All skills require practice and time for their development. Or, as Malcolm Gladwell famously said, it takes 10,000 hours of practice to master a craft. Yet, we seem to be attributing success and great performance to talent.
We don’t say that someone has worked hard to achieve something. We say that the person is talented. We don’t say that someone created a perfect piece of art after hundreds (if not thousands) attempts and after years and years of practice. We say that the artist has incredible talent. And that is the problem. We celebrate talent, even though talent is never responsible for the success.
Talent might matter at the beginning. It may help you start, but without motivation to practice and develop your skills, without hard work, you’ll never achieve greatness.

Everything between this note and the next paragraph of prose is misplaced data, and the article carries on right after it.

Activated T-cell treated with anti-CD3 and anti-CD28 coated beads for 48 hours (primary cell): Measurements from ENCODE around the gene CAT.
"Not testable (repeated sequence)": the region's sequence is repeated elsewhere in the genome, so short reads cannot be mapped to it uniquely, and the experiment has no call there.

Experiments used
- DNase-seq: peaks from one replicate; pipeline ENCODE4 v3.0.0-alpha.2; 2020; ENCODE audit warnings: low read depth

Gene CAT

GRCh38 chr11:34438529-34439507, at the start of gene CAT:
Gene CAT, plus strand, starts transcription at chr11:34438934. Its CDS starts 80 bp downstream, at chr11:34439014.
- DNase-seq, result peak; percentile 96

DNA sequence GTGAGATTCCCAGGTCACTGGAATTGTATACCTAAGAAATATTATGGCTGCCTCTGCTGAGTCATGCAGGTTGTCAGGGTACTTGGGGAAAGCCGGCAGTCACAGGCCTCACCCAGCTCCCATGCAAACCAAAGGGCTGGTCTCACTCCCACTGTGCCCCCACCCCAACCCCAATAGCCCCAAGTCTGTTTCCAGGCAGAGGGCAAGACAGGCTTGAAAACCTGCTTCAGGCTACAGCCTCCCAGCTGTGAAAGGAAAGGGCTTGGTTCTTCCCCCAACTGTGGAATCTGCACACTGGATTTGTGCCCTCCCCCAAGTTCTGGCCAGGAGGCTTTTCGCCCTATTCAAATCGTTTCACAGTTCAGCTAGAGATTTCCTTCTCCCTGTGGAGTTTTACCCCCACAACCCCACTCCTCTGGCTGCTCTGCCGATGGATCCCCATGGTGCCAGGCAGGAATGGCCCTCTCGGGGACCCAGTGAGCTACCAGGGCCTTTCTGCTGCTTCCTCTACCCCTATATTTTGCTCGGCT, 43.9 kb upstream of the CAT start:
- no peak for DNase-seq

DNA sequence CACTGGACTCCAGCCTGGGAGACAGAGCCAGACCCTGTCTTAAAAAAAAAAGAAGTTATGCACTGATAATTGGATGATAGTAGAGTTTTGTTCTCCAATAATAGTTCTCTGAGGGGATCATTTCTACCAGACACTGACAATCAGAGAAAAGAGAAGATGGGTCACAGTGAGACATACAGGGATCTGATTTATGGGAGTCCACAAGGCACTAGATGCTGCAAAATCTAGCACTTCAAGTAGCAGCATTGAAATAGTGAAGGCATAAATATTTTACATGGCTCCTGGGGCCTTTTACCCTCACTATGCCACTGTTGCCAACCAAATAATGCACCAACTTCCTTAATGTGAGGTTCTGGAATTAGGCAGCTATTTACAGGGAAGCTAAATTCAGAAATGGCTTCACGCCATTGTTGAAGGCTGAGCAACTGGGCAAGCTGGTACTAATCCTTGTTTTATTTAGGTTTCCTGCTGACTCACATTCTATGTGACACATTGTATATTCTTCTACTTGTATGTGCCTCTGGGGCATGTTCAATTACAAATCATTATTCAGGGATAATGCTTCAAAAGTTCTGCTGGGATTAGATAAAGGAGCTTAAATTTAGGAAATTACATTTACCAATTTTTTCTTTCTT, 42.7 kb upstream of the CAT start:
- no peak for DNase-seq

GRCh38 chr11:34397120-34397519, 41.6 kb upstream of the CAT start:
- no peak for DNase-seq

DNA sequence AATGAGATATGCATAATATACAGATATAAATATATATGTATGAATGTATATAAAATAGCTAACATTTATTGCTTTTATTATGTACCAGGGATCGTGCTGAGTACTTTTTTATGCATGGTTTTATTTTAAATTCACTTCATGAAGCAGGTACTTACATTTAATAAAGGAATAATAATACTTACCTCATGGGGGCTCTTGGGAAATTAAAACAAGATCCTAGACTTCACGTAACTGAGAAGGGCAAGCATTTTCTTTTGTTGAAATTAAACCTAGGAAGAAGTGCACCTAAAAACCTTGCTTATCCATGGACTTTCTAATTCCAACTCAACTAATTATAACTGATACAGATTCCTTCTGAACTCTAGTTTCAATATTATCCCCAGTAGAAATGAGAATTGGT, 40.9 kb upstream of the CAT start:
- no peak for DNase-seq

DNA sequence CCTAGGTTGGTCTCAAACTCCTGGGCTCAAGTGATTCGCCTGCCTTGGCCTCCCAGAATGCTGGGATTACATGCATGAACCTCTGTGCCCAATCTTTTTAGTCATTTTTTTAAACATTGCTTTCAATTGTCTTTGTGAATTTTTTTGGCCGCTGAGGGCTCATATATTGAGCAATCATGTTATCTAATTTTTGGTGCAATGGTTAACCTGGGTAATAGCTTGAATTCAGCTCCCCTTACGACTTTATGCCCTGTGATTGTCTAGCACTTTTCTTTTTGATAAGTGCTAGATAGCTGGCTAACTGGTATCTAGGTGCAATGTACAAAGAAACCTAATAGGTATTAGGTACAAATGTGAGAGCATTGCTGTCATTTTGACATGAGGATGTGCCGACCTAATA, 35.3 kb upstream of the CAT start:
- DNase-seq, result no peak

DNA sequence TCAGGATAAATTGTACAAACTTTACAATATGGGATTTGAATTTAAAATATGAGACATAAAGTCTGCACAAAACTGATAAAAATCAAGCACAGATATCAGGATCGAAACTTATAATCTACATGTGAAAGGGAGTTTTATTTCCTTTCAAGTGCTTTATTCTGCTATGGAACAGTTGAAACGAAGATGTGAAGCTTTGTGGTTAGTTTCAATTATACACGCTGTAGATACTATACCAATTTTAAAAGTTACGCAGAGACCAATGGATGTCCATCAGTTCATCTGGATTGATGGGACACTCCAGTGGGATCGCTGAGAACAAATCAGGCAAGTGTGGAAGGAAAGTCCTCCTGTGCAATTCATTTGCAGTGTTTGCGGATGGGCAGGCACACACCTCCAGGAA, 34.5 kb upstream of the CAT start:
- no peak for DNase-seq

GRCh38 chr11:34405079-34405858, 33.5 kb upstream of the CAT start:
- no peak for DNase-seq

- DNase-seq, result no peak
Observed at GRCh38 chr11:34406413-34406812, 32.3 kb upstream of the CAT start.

The latest science suggests we are all capable of extraordinary performance in some domain of expertise; the key is finding the mode of expression that best allows your unique package of personal characteristics to shine.
The biggest difference between you and Picasso or Einstein, or the most creative minds of our time is that they embraced the long road to mastery.
Even people of considerable talent rarely produce incredible work before decades of practice.
If you’ve worked hard for it, it’s a skill. If it’s something that other people have that you believe you can’t possibly achieve, it’s a talent. The thing is, almost everything that matters is a skill.
Until Next Week
Remember, there is no such thing as talent. There are only hard work, deliberate practice and continuous improvement.